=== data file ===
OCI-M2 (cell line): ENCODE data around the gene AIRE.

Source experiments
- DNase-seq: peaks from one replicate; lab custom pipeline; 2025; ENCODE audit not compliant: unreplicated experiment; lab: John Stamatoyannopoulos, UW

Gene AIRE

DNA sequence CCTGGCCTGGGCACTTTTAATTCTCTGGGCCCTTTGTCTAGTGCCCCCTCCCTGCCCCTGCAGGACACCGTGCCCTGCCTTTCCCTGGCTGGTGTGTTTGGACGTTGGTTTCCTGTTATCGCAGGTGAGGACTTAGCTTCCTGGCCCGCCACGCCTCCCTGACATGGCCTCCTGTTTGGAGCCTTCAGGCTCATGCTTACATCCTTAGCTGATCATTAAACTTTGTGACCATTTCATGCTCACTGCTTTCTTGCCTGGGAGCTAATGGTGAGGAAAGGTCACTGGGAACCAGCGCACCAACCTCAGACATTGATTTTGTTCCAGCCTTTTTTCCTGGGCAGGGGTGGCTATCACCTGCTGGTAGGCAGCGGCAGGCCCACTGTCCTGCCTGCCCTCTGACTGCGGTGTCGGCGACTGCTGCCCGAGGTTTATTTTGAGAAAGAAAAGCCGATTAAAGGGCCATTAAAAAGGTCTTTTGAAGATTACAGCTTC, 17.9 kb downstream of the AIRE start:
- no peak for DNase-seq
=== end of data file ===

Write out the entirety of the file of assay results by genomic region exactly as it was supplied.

OCI-M2 (cell line): ENCODE data around the gene AIRE.

Source experiments
- DNase-seq: peaks from one replicate; lab custom pipeline; 2025; ENCODE audit not compliant: unreplicated experiment; lab: John Stamatoyannopoulos, UW

Gene AIRE

DNA sequence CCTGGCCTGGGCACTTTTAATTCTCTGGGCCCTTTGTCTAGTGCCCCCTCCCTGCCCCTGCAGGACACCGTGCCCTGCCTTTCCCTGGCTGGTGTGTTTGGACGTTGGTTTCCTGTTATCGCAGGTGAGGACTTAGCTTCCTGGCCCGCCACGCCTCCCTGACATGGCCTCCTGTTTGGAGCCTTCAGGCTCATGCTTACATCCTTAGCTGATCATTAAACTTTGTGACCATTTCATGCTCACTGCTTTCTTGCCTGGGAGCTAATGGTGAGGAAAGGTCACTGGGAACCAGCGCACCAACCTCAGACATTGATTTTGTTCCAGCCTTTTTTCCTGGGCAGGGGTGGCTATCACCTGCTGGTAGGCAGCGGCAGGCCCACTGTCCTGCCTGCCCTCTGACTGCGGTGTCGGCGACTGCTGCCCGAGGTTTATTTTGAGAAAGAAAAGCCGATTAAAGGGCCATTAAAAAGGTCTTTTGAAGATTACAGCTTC, 17.9 kb downstream of the AIRE start:
- no peak for DNase-seq